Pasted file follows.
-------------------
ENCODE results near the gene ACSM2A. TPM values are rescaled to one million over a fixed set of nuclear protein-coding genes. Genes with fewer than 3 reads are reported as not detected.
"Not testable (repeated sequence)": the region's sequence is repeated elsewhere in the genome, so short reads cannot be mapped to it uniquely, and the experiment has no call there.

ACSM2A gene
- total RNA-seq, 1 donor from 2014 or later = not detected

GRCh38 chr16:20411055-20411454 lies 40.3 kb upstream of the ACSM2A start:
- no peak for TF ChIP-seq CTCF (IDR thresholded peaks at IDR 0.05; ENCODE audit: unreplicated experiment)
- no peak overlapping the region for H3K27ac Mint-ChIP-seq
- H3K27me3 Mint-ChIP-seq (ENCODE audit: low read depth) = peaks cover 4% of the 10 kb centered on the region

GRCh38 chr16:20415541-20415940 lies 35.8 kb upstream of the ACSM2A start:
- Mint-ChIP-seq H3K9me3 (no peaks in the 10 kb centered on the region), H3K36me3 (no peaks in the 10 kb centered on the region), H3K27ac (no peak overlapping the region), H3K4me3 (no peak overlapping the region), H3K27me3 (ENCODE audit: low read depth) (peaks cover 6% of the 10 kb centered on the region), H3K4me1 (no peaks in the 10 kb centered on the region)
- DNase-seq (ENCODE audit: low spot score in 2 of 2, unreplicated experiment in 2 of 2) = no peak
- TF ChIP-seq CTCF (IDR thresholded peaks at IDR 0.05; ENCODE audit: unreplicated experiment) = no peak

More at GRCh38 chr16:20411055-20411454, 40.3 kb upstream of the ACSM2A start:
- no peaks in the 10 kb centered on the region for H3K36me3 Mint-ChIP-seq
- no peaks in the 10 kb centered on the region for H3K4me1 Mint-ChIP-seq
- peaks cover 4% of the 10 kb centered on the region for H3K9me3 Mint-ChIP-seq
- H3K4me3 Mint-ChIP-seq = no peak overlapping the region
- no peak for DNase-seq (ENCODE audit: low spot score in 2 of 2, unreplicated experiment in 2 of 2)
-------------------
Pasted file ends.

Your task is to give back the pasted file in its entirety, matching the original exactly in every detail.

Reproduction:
ENCODE results near the gene ACSM2A. TPM values are rescaled to one million over a fixed set of nuclear protein-coding genes. Genes with fewer than 3 reads are reported as not detected.
"Not testable (repeated sequence)": the region's sequence is repeated elsewhere in the genome, so short reads cannot be mapped to it uniquely, and the experiment has no call there.

ACSM2A gene
- total RNA-seq, 1 donor from 2014 or later = not detected

GRCh38 chr16:20411055-20411454 lies 40.3 kb upstream of the ACSM2A start:
- no peak for TF ChIP-seq CTCF (IDR thresholded peaks at IDR 0.05; ENCODE audit: unreplicated experiment)
- no peak overlapping the region for H3K27ac Mint-ChIP-seq
- H3K27me3 Mint-ChIP-seq (ENCODE audit: low read depth) = peaks cover 4% of the 10 kb centered on the region

GRCh38 chr16:20415541-20415940 lies 35.8 kb upstream of the ACSM2A start:
- Mint-ChIP-seq H3K9me3 (no peaks in the 10 kb centered on the region), H3K36me3 (no peaks in the 10 kb centered on the region), H3K27ac (no peak overlapping the region), H3K4me3 (no peak overlapping the region), H3K27me3 (ENCODE audit: low read depth) (peaks cover 6% of the 10 kb centered on the region), H3K4me1 (no peaks in the 10 kb centered on the region)
- DNase-seq (ENCODE audit: low spot score in 2 of 2, unreplicated experiment in 2 of 2) = no peak
- TF ChIP-seq CTCF (IDR thresholded peaks at IDR 0.05; ENCODE audit: unreplicated experiment) = no peak

More at GRCh38 chr16:20411055-20411454, 40.3 kb upstream of the ACSM2A start:
- no peaks in the 10 kb centered on the region for H3K36me3 Mint-ChIP-seq
- no peaks in the 10 kb centered on the region for H3K4me1 Mint-ChIP-seq
- peaks cover 4% of the 10 kb centered on the region for H3K9me3 Mint-ChIP-seq
- H3K4me3 Mint-ChIP-seq = no peak overlapping the region
- no peak for DNase-seq (ENCODE audit: low spot score in 2 of 2, unreplicated experiment in 2 of 2)